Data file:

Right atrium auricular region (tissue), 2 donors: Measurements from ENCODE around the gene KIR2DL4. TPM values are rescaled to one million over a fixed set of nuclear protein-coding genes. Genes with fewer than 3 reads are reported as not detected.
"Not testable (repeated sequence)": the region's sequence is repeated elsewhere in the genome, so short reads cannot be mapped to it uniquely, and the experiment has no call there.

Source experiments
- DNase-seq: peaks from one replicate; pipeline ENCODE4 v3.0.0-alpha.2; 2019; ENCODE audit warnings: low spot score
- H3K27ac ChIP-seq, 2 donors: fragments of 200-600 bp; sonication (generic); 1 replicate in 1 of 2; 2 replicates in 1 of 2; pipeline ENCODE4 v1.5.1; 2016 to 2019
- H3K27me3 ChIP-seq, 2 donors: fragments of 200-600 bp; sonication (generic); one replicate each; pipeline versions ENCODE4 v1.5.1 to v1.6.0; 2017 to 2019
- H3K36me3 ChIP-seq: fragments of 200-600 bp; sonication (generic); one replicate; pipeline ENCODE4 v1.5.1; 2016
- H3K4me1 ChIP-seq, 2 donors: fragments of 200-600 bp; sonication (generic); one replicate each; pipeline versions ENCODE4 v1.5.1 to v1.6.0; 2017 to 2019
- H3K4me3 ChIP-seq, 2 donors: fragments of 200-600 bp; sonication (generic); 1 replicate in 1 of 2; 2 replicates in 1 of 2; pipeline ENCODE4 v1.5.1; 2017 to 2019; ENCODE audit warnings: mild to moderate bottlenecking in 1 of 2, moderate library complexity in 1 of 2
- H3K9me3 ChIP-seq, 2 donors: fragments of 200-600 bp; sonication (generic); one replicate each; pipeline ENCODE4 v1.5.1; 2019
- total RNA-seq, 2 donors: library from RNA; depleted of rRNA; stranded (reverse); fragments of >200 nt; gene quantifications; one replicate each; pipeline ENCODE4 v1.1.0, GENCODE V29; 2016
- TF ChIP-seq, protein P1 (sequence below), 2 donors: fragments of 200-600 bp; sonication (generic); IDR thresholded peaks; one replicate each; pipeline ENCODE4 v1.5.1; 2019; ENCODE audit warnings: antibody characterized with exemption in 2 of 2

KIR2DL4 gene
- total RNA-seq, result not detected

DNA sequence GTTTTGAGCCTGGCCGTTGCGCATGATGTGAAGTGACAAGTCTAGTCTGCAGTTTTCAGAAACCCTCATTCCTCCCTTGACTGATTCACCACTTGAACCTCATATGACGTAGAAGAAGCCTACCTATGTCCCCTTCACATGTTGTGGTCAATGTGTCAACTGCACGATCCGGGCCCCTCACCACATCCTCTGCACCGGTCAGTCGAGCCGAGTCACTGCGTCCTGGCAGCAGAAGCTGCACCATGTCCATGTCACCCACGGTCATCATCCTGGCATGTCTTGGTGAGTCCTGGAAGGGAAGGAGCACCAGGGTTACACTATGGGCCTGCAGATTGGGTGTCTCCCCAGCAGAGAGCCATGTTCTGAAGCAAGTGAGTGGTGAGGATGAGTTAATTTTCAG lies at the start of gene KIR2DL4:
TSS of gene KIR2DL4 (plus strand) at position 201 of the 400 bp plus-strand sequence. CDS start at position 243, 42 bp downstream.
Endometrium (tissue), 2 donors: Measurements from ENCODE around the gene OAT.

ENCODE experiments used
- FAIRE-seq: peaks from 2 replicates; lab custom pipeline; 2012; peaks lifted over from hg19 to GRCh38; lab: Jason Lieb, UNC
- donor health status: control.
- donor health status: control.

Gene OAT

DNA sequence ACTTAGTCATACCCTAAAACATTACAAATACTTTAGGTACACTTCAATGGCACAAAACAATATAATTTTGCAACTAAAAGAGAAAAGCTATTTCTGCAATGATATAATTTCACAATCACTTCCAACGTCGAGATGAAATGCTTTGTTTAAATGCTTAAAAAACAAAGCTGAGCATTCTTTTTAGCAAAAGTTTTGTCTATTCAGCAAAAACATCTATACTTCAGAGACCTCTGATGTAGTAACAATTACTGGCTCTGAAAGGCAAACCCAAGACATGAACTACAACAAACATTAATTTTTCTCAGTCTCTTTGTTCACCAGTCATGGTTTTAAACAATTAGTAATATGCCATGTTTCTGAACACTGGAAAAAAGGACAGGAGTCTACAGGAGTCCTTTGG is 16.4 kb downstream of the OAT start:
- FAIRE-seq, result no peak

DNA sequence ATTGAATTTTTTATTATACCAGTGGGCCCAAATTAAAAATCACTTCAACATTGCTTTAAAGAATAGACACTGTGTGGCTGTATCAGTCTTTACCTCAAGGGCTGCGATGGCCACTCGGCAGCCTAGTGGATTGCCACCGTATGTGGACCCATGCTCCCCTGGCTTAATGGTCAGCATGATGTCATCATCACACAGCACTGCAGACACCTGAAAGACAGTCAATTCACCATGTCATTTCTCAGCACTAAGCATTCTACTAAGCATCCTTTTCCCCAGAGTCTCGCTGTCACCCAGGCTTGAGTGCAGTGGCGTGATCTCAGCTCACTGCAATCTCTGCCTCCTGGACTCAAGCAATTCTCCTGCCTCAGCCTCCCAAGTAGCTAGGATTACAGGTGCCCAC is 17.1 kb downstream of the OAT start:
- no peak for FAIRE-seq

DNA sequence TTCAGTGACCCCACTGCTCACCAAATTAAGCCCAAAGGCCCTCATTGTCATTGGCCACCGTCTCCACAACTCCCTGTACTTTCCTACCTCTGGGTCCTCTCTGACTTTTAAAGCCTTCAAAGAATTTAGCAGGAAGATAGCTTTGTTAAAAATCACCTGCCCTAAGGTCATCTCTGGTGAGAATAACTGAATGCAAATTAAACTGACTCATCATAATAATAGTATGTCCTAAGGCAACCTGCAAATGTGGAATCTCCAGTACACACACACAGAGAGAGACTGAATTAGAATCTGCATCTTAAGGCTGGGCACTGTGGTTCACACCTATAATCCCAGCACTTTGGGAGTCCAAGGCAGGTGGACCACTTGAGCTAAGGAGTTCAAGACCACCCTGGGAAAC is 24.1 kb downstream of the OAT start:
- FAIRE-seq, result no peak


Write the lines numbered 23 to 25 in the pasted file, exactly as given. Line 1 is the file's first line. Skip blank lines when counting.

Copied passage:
DNA sequence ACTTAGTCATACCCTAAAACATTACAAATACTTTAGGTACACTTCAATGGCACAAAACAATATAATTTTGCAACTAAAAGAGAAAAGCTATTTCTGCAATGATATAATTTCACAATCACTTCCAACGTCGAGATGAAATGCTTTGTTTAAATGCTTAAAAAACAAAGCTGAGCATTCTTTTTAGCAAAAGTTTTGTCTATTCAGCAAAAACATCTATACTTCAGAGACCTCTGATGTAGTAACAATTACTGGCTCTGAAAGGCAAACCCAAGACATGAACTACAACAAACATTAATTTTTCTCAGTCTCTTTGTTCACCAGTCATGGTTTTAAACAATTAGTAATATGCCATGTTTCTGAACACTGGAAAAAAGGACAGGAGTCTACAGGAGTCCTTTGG is 16.4 kb downstream of the OAT start:
- FAIRE-seq, result no peak

DNA sequence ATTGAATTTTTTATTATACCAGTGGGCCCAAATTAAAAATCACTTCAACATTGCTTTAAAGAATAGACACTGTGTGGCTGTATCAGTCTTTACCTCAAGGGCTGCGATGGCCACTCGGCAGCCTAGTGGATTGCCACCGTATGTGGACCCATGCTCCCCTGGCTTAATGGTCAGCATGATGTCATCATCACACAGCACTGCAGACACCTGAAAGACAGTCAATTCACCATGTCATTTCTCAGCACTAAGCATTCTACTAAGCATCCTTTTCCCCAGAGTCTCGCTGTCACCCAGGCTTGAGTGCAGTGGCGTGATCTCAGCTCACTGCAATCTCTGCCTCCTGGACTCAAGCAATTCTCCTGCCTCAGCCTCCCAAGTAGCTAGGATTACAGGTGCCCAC is 17.1 kb downstream of the OAT start: